What To Eat In First Trimester For Healthy Baby


What to eat in the first trimester of pregnancy is a question asked by many women. You are not alone! Each baby journey is unique, but there are a few staples every woman should include for healthy eating during pregnancy.

What to Eat in the First Trimester

First trimeter diet

Early pregnancy nausea, food aversions and fatigue can make ‘eating for two’ a challenge in the first trimester of pregnancy.

Between the morning sickness and heartburn, eating well may have fallen off your to-do list during the first trimester of pregnancy.

Your body is experiencing a surge in hormones right now, which can lead to nausea. The hormone progesterone in particular can trigger digestive discomfort, including constipation and reflux.

In early pregnancy, many moms-to-be find that they have no desire to eat some of the healthy foods they used to love, such as fresh veggies or lean meats. (Don’t worry — for many pregnant women, appetite comes back in the second trimester.)

For now, don’t sweat it too much if you’re not in the mood to load up a full plate for every meal. Instead, focus on these good-for-you foods in the first trimester to cover your nutritional bases.

How many extra calories do you need during the first trimester?

During the first trimester, your baby’s energy needs — like your baby! — are still quite small. You should aim to eat about 2,000 calories a day in the first trimester, though your practitioner may recommend more depending on your activity level. This number is pretty on par with typical adult nutrition recommendations.

Aim to eat three meals a day, plus one or two snacks. If you’re having trouble with portion sizes, concentrate on quality — making sure that the food you do manage to get down is both nutritious and tastes good to you at that moment. (We get it: Sometimes what you’re craving or what you can stomach changes during pregnancy hour by hour.)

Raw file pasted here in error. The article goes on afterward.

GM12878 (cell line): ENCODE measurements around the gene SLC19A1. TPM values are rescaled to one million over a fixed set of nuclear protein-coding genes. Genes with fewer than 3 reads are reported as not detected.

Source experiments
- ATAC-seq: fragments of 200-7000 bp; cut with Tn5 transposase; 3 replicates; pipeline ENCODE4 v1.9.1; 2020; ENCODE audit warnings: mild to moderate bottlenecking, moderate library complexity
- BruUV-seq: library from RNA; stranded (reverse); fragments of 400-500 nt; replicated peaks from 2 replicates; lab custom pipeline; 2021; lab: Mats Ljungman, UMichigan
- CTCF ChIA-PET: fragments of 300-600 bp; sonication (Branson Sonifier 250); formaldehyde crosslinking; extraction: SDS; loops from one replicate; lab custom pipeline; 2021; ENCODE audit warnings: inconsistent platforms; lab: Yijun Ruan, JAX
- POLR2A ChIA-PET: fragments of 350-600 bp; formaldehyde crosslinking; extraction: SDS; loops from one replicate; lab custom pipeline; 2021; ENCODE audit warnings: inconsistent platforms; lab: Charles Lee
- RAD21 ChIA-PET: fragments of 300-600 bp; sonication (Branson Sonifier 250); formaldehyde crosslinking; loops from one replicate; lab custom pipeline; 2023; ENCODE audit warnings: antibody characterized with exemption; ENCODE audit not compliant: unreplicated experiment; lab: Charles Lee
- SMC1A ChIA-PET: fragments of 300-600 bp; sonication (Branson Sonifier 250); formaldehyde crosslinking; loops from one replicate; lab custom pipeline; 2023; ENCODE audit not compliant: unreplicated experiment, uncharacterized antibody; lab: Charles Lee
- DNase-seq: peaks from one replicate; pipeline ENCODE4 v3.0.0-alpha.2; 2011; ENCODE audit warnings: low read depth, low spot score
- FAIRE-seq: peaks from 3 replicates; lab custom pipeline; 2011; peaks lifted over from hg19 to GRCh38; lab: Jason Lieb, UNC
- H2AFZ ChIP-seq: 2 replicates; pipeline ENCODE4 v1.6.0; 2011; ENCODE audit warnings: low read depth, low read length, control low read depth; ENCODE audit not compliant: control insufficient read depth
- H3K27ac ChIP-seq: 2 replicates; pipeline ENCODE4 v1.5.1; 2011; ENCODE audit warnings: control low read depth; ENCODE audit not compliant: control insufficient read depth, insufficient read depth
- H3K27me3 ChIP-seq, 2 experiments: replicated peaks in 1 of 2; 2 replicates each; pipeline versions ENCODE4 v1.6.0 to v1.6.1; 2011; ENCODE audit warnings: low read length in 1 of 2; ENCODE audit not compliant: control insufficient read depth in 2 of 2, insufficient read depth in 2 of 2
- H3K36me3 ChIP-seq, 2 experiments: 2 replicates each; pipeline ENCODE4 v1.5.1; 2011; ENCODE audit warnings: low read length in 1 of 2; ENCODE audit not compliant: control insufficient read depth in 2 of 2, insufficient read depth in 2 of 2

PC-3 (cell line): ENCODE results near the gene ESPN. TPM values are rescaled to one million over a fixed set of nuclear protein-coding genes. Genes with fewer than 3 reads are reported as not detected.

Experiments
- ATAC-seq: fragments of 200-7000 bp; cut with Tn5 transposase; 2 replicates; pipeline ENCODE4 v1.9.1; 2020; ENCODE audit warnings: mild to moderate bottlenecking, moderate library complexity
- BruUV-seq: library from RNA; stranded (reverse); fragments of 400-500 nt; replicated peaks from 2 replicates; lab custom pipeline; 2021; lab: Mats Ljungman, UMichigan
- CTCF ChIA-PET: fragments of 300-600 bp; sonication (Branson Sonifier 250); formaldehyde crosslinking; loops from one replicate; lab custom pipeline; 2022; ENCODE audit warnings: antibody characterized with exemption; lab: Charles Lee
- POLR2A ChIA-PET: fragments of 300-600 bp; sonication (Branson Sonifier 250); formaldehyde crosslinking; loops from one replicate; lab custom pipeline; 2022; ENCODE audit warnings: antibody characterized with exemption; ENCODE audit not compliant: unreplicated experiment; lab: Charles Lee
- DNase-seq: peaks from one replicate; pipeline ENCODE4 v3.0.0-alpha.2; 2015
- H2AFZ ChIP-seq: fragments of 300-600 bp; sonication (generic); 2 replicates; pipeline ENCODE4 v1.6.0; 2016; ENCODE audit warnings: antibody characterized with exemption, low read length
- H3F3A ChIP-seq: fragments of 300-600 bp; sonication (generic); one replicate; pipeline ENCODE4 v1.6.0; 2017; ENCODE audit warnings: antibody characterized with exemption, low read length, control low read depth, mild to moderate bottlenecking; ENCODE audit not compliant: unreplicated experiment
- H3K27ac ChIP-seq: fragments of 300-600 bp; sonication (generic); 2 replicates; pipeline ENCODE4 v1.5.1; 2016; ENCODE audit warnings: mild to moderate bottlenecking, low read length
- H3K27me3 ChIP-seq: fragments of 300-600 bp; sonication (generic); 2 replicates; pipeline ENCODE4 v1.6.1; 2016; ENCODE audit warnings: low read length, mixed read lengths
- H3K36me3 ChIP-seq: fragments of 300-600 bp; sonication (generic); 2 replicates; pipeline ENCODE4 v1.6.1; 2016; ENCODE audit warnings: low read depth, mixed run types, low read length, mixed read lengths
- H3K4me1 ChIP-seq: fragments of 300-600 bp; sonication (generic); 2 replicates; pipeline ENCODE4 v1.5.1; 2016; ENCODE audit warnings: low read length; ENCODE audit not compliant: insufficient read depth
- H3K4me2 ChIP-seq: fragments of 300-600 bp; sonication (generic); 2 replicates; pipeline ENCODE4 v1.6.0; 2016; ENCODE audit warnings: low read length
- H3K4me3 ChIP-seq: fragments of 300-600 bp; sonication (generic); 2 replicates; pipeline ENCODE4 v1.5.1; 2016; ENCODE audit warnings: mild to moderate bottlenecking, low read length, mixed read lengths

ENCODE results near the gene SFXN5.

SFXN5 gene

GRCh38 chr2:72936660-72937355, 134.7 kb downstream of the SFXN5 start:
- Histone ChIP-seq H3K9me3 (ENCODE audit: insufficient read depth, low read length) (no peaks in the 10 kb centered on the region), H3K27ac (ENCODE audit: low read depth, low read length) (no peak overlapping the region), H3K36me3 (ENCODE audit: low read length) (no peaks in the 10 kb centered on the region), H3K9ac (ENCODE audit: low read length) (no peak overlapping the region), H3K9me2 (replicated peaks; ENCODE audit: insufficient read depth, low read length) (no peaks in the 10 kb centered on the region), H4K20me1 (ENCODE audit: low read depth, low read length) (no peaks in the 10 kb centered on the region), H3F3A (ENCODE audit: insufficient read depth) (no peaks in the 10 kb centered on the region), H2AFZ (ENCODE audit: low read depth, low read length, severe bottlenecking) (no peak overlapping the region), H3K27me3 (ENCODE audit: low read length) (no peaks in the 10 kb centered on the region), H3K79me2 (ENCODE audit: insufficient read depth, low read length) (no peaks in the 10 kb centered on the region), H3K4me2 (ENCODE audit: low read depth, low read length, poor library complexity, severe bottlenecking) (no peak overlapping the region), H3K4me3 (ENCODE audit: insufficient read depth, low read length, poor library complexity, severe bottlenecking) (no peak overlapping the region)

Stick to whatever healthful foods you find comforting and provide solid first trimester nutrition.

What nutrients do you need during the first trimester?

Aim to fill up on essential pregnancy nutrients throughout the next nine months, but in the first trimester, focus in particular on:

Best and Worst Drinks for Pregnant Women

  • Folic acid. This is the most essential micronutrient in terms of first trimester nutrition — and prenatal nutrition in general. That’s because folic acid (also known as vitamin B9 or folate, when it’s in food form) plays a key role in preventing neural tube defects. To get the recommended 600 micrograms per day, take a prenatal vitamin daily and eat oranges, strawberries, green leafy vegetables, fortified breakfast cereals, kidney beans, nuts, cauliflower and beets.
  • Protein. It’s key for muscle development for both you and your baby, and supports uterine tissue growth. Aim for about 75 grams per day. Good sources include eggs, Greek yogurt and chicken.
  • Calcium. It’s critical for your baby’s developing teeth and bones. Since your growing baby will take calcium from your own stores, too little calcium in your diet can result in brittle bones (osteoporosis) later on. You can generally get the recommended 1,000 milligrams per day through a well-balanced diet including milk, cheese, yogurt and dark leafy greens, but if you’re worried you might be falling short, ask your OB/GYN if you should take a supplement.
  • Iron. Iron is increasingly important as your blood supply ramps up to meet the demands of your growing baby. The goal of 27 milligrams per day can be a challenge to reach through food alone, so make sure you’re getting a solid dose of iron in your prenatal vitamin to reduce risk for pregnancy anemia. Work good sources like beef, chicken, eggs, tofu and spinach into your meal plan too.